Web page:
Hostname: page-component-8448b6f56d-mp689 Total loading time: 0 Render date: 2024-04-15T18:55:08.970Z Has data issue: false hasContentIssue false

Multiple molecular characteristics of circulating enterovirus types among paediatric hand, foot and mouth disease patients after EV71 vaccination campaign in Wuxi, China

Published online by Cambridge University Press:  27 April 2022

Yan-Jun Kang
Department of Pediatric Laboratory, Wuxi Children's Hospital, Wuxi, China
Chao Shi
Department of Disease Control, Wuxi Center for Disease Control and Prevention, Wuxi, China
Jian Zhou
Department of Pediatric Laboratory, Wuxi Children's Hospital, Wuxi, China
Jun Qian
Department of Pediatrics, Wuxi Children's Hospital, Wuxi 214023, China
Yuanwang Qiu*
Department of Infectious Diseases, The Fifth People's Hospital of Wuxi, Wuxi, China
Guizhi Ge*
Department of Infectious Disease, Wuxi Children's Hospital, Wuxi, China
Authors for correspondence: Guizhi Ge, E-mail:; Yuanwang Qiu, E-mail:
Authors for correspondence: Guizhi Ge, E-mail:; Yuanwang Qiu, E-mail:
Rights & Permissions [Opens in a new window]


The molecular properties of the circulating causative agents of hand, foot and mouth disease (HFMD) in Wuxi remain unclear, posing diagnostic and prevention challenges. Additionally, in several regions of mainland China, the EV71 immunisation drastically reduced related cases and altered the HFMD pathogen spectrum, while the precise situation in Wuxi remained unknown. To address these issues, paediatric HFMD cases diagnosed in the clinic were enrolled and anal swabs were acquired in the spring of 2019. The 5′-UTR and VP1 genes were interpreted using RT-nPCR with degenerate primers to confirm their genotypes. Following that, the entire genome sequences of each viral type were recovered, allowing for the interpretation of several molecular properties. A total of 249 clinically confirmed HFMD cases had their anal swabs taken for viral identification, from which the genome sequences of seven genotypes were recovered. Coxsackievirus A16 is the most prevalent type, followed by Coxsackievirus A6, A10, A2, A4, A5 and Echovirus 11, all of which were genetically determined for the first time in Wuxi. Phylogenetic and recombination analyses were used to evaluate their evolutionary relationships with other strains found in other regions. Noticeably, a CVA16 subtype, responsible for a large proportion of the observed cases, phylogenetically clustered within clade B1a along with some strains from other countries, was the first one to be reported in China. Furthermore, some recombination events were inferred from strains detected in sporadic cases, particularly the recombination between CVA2 and CVA5 strains. Our investigation elucidated the multiple molecular characteristics of the HFMD causal enterovirus strains in Wuxi, underlining the potential hazards associated with these circulating viral types in the population and aiding in future surveillance and prevention of this disease.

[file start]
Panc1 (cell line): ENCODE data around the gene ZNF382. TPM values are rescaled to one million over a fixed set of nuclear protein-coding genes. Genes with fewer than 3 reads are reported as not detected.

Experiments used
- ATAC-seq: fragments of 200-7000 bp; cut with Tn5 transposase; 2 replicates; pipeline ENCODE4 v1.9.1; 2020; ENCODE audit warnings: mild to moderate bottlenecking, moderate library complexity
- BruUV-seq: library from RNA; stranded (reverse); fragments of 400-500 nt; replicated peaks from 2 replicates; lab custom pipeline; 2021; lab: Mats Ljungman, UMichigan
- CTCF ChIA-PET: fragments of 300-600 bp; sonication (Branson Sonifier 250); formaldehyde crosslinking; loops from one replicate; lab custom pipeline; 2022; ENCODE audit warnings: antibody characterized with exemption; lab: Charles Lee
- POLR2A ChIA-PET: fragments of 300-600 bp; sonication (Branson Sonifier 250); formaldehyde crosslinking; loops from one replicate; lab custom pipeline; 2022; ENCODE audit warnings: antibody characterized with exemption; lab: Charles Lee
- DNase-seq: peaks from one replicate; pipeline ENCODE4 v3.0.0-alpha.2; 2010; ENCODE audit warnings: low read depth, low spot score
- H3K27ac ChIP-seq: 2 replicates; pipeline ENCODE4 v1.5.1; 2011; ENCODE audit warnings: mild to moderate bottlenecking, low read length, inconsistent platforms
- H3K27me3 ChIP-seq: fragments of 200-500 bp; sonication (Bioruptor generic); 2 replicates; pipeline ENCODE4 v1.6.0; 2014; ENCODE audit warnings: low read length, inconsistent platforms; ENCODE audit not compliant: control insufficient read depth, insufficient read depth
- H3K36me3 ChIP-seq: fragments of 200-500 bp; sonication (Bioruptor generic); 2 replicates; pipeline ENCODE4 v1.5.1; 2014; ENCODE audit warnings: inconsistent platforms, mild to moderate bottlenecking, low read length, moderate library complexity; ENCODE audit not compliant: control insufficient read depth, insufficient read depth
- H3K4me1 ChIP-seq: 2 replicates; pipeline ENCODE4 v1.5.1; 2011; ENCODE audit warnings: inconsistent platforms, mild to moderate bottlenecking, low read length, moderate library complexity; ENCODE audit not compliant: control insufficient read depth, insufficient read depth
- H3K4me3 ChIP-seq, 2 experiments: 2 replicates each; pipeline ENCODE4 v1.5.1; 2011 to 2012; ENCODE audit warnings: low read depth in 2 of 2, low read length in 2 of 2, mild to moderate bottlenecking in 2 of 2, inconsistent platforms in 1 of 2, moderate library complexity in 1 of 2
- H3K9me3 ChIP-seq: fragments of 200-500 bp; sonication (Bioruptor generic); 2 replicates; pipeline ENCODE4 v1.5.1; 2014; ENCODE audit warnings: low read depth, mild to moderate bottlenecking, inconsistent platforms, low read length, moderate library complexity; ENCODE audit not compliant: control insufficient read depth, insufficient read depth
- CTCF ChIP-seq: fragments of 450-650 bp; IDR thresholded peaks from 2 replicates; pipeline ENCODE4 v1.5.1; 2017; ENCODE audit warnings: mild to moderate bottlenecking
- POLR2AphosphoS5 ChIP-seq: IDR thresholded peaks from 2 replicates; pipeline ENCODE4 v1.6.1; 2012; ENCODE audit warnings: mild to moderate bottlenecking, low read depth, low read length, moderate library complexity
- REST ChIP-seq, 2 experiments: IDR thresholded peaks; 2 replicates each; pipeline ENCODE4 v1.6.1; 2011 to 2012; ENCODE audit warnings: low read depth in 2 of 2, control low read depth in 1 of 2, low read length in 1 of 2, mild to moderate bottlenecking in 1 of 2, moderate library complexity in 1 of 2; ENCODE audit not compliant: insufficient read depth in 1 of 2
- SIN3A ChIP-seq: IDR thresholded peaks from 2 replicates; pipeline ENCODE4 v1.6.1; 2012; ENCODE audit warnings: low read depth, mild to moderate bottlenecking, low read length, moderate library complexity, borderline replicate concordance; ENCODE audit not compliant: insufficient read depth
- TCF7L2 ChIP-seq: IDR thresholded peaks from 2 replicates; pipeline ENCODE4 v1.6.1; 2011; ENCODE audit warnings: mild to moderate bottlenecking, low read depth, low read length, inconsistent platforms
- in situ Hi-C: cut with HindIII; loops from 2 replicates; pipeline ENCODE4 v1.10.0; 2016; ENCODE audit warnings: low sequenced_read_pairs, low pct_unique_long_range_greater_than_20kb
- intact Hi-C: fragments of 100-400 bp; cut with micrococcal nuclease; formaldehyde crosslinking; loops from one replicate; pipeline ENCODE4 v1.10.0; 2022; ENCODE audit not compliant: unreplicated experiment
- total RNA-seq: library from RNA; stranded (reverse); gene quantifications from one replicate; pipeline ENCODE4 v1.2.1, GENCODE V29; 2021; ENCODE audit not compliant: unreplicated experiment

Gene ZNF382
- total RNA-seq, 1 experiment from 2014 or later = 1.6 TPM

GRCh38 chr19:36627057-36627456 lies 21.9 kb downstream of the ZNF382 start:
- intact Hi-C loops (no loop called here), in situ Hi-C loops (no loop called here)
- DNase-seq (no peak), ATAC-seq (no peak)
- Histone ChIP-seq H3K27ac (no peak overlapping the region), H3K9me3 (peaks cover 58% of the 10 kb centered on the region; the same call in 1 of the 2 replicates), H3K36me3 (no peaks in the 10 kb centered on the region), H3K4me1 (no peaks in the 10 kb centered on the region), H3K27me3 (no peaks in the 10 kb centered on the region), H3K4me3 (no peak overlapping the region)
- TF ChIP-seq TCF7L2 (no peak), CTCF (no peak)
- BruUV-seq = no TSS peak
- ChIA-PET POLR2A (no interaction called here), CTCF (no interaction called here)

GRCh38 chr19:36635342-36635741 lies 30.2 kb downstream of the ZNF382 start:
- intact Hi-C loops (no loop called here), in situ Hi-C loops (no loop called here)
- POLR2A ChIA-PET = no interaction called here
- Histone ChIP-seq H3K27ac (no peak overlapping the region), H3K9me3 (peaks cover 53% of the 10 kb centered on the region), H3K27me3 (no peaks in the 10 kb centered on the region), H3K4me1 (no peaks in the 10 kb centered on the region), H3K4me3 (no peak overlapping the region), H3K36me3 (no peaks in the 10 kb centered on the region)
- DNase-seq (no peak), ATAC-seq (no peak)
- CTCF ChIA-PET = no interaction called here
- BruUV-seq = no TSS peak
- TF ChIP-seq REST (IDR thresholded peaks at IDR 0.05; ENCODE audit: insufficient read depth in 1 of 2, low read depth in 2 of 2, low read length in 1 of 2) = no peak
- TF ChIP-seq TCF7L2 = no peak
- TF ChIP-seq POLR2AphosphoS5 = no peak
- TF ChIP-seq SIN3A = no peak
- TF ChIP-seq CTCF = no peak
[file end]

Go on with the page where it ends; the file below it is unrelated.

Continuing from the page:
Original Paper
Creative Commons
Creative Common License - CCCreative Common License - BY
This is an Open Access article, distributed under the terms of the Creative Commons Attribution licence (, which permits unrestricted re-use, distribution and reproduction, provided the original article is properly cited.
Copyright © The Author(s), 2022. Published by Cambridge University Press


Hand, foot and mouth disease (HFMD) is a childhood infectious disease that is mostly caused by many enteroviruses (EVs), such as Coxsackievirus A16 (CVA16), Coxsackievirus A6 (CVA6), Coxsackievirus A10 (CVA10) and Enterovirus 71 (EV71) [Reference Xing1, Reference Huang2]. While this condition is often harmless and self-limiting, the high transmission rate of EVs leads to a huge number of infected cases worldwide, particularly in the Asia-Pacific area [Reference Huang2]. As a result, the number of severe or fatal cases of HFMD was substantial. To date, HFMD remains a major public health concern due to the high illness burden it has caused in many countries, including China [Reference Li3].

In China, the most prevalent EV serotypes responsible for HFMD were EV71 and CA16, with EV71 responsible for 70% of severe cases and 92% of deaths [Reference Ji4, Reference Head5]. Due to this, EV71 was the primary focus of disease prevention in China during the past two decades. Hence several monovalent, inactivated whole-virus vaccines against EV71 have been successfully developed, and a vaccination programme for children has been gradually implemented in many regions of China since 2016. This has helped stop the spread and prevalence of EV71. In recent years, it is believed that the EV71 has been supplanted by some other EV types, such as the CVA16 and CVA6, as the primary causes of HFMD in a number of locations [Reference Head5Reference Tong7]. Additionally, several other circulating EV strains, whether associated with severe cases or not, have altered or been replaced significantly over time in response to different preventative strategies [Reference Jiang8].